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Bulfinch's Mythology The Age of Fable

Page: 23

Jupiter was troubled at beholding the sufferings of his mistress, and calling Mercury, told him to go and despatch Argus. Mercury made haste, put his winged slippers on his feet, and cap on his head, took his sleep-producing wand, and leaped down from the heavenly towers to the earth. There he laid aside his wings, and kept only his wand, with which he presented himself as a shepherd driving his flock. As he strolled on he blew upon his pipes. These were what are called the Syrinx or Pandean pipes. Argus listened with delight, for he had never heard the instrument before. "Young man," said he, "come and take a seat by me on this stone. There is no better place for your flock to graze in than hereabouts, and here is a pleasant shade such as shepherds love." Mercury sat down, talked, and told stories until it grew late, and played upon his pipes his most soothing strains, hoping to lull the watchful eyes to sleep, but all in vain; for Argus still contrived to keep some of his eyes open, though he shut the rest.

Among other stories, Mercury told him how the instrument on which he played was invented. "There was a certain nymph, whose name was Syrinx, who was much beloved by the satyrs and spirits of the wood; but she would have none of them, but was a faithful worshipper of Diana, and followed the chase. You would have thought it was Diana herself, had you seen her in her hunting dress, only that her bow was of horn and Diana's of silver. One day, as she was returning from the chase, Pan met her, told her just this, and added more of the same sort. She ran away, without stopping to hear his compliments, and he pursued till she came to the bank of the river, where he overtook her, and she had only time to call for help on her friends, the water nymphs. They heard and consented. Pan threw his arms around what he supposed to be the form of the nymph, and found he embraced only a tuft of reeds! As he breathed a sigh, the air sounded through the reeds, and produced a plaintive melody. The god, charmed with the novelty and with the sweetness of the music, said 'Thus, then, at least, you shall be mine.' And he took some of the reeds, and placing them together, of unequal lengths, side by side, made an instrument which he called Syrinx, in honor of the nymph." Before Mercury had finished his story, he saw Argus's eyes all asleep. As his head nodded forward on his breast, Mercury with one stroke cut his neck through, and tumbled his head down the rocks. O hapless Argus! The light of your hundred eyes is quenched at once! Juno took them and put them as ornaments on the tail of her peacock, where they remain to this day.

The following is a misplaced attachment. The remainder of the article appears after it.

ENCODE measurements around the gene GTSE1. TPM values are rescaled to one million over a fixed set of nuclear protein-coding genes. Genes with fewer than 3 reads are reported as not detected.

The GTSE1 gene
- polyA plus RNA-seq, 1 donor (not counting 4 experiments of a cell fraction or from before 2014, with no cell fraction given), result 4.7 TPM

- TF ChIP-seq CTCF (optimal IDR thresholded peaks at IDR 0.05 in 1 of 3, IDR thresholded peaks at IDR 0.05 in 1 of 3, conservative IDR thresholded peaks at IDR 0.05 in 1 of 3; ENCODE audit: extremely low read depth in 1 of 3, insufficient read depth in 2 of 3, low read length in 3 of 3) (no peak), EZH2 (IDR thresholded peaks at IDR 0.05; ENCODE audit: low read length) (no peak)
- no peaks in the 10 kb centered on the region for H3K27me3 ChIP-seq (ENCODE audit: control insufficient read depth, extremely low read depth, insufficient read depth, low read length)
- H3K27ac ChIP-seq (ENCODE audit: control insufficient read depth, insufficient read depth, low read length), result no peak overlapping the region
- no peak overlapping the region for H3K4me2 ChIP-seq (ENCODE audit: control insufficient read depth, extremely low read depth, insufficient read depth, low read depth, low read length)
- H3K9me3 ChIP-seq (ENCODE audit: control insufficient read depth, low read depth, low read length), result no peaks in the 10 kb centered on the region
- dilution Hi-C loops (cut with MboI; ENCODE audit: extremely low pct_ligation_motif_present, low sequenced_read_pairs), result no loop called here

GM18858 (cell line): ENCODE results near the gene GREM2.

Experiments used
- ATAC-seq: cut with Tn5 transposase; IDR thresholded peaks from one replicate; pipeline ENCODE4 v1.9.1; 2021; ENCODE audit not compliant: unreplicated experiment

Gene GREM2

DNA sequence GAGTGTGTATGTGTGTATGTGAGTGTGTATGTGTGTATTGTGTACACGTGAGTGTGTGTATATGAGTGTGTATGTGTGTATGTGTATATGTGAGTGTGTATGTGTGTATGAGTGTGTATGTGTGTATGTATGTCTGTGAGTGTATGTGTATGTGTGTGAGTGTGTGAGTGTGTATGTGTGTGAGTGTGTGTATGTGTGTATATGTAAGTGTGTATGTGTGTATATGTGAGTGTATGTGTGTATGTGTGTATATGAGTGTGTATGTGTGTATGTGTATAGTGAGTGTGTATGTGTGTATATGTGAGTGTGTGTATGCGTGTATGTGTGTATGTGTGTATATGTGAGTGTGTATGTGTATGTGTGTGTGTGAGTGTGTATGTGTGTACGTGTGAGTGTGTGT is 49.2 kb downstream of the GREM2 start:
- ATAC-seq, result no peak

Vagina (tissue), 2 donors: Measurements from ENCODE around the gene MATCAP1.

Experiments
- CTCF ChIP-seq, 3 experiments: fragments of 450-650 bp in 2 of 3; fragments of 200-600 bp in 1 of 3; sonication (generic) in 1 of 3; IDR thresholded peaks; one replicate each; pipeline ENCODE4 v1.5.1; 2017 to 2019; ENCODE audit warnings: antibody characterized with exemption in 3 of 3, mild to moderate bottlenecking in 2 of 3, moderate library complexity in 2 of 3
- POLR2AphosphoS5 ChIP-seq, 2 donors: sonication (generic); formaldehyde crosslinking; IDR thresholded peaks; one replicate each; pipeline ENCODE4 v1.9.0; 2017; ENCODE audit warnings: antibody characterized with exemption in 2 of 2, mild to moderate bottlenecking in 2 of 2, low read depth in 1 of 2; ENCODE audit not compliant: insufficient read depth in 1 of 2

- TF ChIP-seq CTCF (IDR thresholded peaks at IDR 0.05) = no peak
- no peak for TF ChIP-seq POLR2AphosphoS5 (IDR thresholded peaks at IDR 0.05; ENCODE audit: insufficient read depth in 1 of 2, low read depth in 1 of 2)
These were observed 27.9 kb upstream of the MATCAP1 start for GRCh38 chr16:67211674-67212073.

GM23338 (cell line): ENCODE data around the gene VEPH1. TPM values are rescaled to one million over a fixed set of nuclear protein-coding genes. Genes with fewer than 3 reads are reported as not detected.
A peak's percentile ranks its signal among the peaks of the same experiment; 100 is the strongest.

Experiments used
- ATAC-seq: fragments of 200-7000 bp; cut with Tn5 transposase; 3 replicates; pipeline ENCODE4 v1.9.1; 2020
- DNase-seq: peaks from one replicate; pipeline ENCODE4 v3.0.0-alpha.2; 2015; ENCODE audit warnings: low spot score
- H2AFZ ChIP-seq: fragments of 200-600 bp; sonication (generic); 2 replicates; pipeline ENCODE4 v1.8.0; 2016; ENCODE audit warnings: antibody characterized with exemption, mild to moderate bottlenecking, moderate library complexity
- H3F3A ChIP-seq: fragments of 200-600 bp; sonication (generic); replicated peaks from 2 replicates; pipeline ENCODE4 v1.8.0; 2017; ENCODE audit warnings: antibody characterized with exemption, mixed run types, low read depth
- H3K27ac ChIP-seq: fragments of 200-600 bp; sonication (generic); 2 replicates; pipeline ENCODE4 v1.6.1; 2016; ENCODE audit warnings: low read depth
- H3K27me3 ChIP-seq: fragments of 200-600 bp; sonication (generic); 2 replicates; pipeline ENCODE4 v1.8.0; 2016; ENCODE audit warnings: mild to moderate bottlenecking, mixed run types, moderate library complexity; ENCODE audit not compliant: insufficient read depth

But the vengeance of Juno was not yet satiated. She sent a gadfly to torment Io, who fled over the whole world from its pursuit. She swam through the Ionian Sea, which derived its name from her, then roamed over the plains of Illyria, ascended Mount Haemus, and crossed the Thracian strait, thence named the Bosphorus (cow-bearer), rambled on through Scythia and the country of the Cimmerians, and arrived at last on the banks of the Nile. At length Jupiter interceded for her, and, upon his promising not to pay her any more attentions, Juno consented to restore her to her form. It was curious to see her gradually recover her former self. The coarse hairs fell from her body, her horns shrunk up, her eyes grew narrower, her mouth shorter; hands and fingers came instead of hoofs to her forefeet; in fine, there was nothing left of the heifer except her beauty. At first she was afraid to speak for fear she should low, but gradually she recovered her confidence, and was restored to her father and sisters.


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